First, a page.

NEW DELHI // India's purchase of 126 French-made fighter jets in a deal worth $US10.6 billion (Dh38.2bn) reflects its growing concern with cross-border threats from China and Pakistan as well western pressure to police Asia's contested sea lanes.
The French company Dassault Rafale beat the last of its competitors, Eurofighter, to win the contract on Tuesday.
"India's grand strategy is the socio-economic advancement of its people, but if India is to be allowed to grow, we must have sufficient capability to deter our adversaries," said Kapil Kak, a retired air vice-marshal with the Centre for Air Power Studies in New Delhi. "Air power is the best way of doing that."
India has become the world's biggest arms importer as an economic boom has allowed it to push modernisation of its military, and it is being wooed by major international arms manufacturers as it replaces its obsolete Soviet-era weapons and buys new equipment. India is expected to spend around $100bn on bolstering its air defences over the next decade.
Border disputes with Pakistan and China have led to four major conflicts with India in the past 60 years. The US has also identified India as a long-term strategic partner that can serve as a regional economic anchor and provider of security in the Indian Ocean region.
"Western powers are depending on India to perform the role of stabiliser in a critical part of the world," said Mr Kak. "Protecting the global commons - like sea lanes - is part of the big-ticket stuff that India will get sucked into."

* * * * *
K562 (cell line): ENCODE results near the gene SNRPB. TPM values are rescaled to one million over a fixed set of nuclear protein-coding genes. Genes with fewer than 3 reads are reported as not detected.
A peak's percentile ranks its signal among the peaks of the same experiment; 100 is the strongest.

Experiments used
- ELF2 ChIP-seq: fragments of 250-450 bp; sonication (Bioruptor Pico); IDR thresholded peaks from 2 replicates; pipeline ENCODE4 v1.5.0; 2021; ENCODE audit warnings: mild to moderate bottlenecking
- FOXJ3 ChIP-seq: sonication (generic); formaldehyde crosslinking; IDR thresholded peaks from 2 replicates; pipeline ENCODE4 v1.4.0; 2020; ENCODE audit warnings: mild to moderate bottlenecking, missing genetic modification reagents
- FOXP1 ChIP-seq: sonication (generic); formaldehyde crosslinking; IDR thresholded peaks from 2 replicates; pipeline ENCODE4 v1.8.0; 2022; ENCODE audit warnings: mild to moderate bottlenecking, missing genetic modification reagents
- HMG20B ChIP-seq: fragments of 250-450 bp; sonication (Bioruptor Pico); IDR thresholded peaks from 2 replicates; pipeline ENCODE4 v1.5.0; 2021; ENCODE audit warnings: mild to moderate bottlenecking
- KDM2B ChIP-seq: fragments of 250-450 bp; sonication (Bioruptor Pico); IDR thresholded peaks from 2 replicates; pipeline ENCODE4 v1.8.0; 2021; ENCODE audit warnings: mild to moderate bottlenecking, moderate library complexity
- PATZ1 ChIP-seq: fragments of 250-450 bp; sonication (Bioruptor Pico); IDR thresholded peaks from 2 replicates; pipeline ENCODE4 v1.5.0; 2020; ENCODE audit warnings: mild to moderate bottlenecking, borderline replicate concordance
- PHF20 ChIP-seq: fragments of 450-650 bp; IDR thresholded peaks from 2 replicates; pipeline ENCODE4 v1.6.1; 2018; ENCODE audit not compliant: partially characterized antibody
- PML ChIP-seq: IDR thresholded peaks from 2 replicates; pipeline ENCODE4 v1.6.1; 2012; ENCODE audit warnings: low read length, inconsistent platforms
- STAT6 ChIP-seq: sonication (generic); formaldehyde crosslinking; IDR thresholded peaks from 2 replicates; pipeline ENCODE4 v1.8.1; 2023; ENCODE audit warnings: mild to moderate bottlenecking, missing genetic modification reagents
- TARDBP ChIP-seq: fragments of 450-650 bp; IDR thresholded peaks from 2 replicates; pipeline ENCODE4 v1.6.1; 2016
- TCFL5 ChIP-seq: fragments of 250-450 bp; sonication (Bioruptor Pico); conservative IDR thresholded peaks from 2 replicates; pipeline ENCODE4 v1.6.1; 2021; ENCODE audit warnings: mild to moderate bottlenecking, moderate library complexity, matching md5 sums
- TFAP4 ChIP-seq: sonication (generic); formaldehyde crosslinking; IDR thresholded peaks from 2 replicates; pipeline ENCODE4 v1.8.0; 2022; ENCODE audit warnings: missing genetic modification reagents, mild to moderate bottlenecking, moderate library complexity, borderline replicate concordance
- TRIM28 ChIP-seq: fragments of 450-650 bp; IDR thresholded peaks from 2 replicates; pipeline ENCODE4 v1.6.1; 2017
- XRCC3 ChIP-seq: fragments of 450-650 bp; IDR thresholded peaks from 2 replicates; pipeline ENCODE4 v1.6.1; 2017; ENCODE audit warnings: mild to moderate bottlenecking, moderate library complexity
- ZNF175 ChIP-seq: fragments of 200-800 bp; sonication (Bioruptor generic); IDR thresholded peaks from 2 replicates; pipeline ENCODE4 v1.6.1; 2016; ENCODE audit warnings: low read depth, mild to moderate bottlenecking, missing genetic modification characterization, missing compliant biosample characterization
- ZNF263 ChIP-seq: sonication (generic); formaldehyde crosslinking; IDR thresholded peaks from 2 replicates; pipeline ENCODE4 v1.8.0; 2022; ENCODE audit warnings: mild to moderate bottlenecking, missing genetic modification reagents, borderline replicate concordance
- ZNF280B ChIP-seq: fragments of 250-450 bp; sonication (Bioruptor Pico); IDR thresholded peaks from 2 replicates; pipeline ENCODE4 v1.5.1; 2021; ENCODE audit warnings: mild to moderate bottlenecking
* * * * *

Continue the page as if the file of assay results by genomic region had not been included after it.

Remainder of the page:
The original $10.6bn price tag for the fighter jets, set in 2007, is expected to double once inflation and the falling value of the rupee are taken into account. The Indian Air Force also has the option to buy another 75 to 80 Rafales, which would add several billion more dollars to the bill.
The Rafale was chosen primarily on price, with unconfirmed reports saying each unit came in at $5 million less than the Eurofighter. A long-standing relationship with the French, who have already sold India 51 Dassault Mirage 2000H fighters, was also seen as a factor.
With a fleet that contains everything from air-to-air combat fighters, such as the Sukhoi Su-30 and the lighter aircraft Tejas, there have been concerns about the cost of maintaining so many different fighter aircraft.
But the medium-sized Rafale, with its superior air-to-sea strike capabilities, is seen as vital to protecting shipping lanes off Asia.
The Rafale is able to refuel mid-air, giving it a strike range over 2,000 kilometres offshore. It can also be launched from aircraft carriers - seen as a significant advantage over the Eurofighter.
India's defence industry will also benefit from "offset" clauses in the contract that favour Indian companies - helping to modernise domestic production lines.
Analysts, however, cautioned that the deal could yet unravel over details as both sides pore over the fine print on pricing.
James Hardy, Asia Pacific Specialist at IHS Jane's Defence Weekly, said financial pressures on India's government could seriously complicate the chances of a contract being signed any time soon. "That, and the standard contractual wrangling that occurs during Indian procurement deals could cause delays stretching to years," he said.
* With additional reports from the Associated Press